UNESCO organized training of security forces on safety of journalists in Somalia

Training workshop on safety of journalists, Mogadishu, June 2015. © UNESCO



The representatives of the Somalian National Intelligence and Security Agency, the Ministry of Information and the National Union of Somali Journalists (NUSOJ) came together in Mogadishu from 2 to 4 June 2015 to better understand the role of security forces in protecting journalists.

The three-day training workshop organized by UNESCO, in cooperation with Relief International and the United Nations Assistance Mission in Somalia (UNSOM), provided an opportunity for security forces and the media to better understand their respective roles in maintaining democracy. The Minister of Information, Culture and Tourism remarked that the training took place at the right time. “We urgently need to build the confidence and the partnership working between security forces and media, as they both aim to achieve a united Somalia that is democratic, peace and stable, he said.”

Through practical examples given by an international expert, participants reviewed safety operations and procedures when dealing with the media and discussed the role of security forces to ensure that journalists have access to information. The workshop also provided an opportunity to the 15 participants, five of whom were women, to get experience in basic communication skills and to learn how to deal with the media. First Colonel Nurdin Ahmed Alin from the Somalia Police Force remarked at the end of the workshop that the training was very interesting and provided him with technical skills that he would apply and use in his daily work. “I got experience and knowledge on how police and journalists can work together,” he added.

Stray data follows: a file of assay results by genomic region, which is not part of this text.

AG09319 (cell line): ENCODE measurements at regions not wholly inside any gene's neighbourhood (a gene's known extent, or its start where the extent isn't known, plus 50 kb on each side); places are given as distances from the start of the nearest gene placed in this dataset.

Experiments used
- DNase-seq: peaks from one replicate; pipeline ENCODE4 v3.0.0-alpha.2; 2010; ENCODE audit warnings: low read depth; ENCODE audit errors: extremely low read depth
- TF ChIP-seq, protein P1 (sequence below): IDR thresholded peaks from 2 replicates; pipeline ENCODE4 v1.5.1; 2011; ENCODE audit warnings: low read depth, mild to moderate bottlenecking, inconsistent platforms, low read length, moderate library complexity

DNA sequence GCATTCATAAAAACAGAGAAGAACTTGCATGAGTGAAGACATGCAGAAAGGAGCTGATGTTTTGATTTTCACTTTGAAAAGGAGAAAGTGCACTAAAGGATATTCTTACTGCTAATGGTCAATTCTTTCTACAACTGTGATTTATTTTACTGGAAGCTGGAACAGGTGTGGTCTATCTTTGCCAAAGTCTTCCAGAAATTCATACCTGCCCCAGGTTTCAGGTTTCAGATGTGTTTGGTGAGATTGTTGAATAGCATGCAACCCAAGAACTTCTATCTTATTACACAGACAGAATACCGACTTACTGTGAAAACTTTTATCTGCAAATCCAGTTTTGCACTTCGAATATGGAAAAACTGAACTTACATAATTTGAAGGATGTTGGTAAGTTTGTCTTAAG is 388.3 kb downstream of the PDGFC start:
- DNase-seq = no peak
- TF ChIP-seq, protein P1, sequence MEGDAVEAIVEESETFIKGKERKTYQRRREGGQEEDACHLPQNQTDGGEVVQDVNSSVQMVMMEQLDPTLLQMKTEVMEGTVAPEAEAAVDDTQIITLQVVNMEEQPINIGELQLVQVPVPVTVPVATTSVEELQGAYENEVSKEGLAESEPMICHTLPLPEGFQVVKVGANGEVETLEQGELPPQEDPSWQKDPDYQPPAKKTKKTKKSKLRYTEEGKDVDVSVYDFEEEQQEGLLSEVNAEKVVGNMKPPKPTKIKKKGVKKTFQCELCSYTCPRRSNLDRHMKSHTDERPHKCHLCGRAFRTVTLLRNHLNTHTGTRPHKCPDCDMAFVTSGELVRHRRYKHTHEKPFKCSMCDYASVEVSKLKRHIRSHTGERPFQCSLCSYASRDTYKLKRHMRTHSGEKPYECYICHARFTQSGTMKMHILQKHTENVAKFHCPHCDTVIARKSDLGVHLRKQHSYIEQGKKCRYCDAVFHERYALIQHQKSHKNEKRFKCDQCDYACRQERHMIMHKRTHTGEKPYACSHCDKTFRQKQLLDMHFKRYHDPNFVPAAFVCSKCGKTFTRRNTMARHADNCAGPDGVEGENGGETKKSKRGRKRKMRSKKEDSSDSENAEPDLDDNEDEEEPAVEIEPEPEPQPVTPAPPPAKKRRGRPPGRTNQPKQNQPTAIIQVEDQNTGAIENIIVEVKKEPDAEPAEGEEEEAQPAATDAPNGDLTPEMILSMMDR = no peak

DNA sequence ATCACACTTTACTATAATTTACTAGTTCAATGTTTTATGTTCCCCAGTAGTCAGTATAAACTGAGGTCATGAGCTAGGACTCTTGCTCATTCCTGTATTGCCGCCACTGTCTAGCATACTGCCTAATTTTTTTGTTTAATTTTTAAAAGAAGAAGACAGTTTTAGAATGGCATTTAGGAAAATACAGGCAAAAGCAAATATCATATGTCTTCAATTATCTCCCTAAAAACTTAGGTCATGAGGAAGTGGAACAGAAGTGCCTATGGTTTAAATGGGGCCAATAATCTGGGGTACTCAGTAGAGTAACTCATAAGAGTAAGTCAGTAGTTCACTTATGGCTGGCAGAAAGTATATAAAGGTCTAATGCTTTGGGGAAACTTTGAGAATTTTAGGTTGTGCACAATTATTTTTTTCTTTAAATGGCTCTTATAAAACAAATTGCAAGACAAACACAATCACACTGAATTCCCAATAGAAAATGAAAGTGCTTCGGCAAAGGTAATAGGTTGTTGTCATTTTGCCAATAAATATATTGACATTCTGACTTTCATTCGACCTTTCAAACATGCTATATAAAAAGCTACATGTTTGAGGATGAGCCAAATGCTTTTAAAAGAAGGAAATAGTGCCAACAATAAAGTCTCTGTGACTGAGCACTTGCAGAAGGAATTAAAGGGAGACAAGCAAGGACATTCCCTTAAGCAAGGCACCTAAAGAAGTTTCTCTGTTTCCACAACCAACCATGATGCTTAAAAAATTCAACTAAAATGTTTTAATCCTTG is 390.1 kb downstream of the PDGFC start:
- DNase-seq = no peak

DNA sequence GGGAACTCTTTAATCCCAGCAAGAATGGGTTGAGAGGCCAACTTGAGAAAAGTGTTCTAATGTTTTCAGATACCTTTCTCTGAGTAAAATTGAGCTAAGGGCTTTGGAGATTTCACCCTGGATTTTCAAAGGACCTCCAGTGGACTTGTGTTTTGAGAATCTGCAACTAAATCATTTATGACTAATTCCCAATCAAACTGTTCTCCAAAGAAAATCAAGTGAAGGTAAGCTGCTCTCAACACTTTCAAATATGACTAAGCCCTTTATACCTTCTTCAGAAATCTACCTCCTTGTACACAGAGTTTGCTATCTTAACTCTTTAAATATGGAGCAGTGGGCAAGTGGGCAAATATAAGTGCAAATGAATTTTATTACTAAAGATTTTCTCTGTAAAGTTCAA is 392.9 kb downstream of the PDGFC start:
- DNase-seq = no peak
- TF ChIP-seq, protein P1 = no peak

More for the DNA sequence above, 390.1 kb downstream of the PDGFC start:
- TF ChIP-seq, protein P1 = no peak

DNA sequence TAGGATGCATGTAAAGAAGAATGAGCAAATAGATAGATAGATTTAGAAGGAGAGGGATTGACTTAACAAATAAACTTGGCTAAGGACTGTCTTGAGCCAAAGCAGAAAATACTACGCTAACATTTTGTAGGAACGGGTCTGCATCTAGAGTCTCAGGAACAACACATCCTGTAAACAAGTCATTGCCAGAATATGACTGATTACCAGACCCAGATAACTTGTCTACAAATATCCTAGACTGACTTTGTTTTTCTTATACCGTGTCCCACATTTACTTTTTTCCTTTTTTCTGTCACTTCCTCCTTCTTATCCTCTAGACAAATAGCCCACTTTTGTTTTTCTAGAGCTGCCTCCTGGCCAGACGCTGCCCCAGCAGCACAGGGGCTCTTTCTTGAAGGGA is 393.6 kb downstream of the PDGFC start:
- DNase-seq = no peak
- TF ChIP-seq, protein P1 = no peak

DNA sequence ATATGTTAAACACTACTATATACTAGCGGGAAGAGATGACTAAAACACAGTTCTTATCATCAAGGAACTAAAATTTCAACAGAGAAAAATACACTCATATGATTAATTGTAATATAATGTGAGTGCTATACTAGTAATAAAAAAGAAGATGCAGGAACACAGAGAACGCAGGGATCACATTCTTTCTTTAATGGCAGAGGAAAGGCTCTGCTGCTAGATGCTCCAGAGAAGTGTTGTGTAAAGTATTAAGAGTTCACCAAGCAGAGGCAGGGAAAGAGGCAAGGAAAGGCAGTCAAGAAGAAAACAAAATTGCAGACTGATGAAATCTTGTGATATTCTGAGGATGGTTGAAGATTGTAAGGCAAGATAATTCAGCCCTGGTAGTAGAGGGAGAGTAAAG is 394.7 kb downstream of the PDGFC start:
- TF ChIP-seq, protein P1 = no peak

The training was based on UNESCO’s training manual, Freedom of Expression and Public Order, which provides security forces with both theoretical and practical tools to carry out their mission of maintaining order while respecting human rights, freedom of expression and the security of journalists. The manual elaborates on international standards of freedom of expression and the conditions in which this fundamental freedom can be restricted.  It also highlights the important role of journalists in a democratic society and explains why safety of journalists has become a priority for organizations promoting freedom of expression.

The training was a direct follow-up to a two-day dialogue session on free and safe Somalia media that took place on 15 and 16 November 2014 and identified several priorities to address safety issues for journalists, such as:

  • opening lines of dialogue and engagement between media, government and key state institutions with a common strategy to deal with the media; and
  • raising awareness about the role of the media in reporting on security, terrorism and development.

The activity took place within the framework of the project, entitled “Promoting an Enabling Environment for Freedom of Expression”. This project is supported by the Swedish International Development Cooperation Agency (Sida) and aims at fostering the development of free, independent and pluralistic media. It also promotes institutional capacity-building, the empowerment of women through widened access to information and the role of young people in dialogue, reconciliation and sustained peace.

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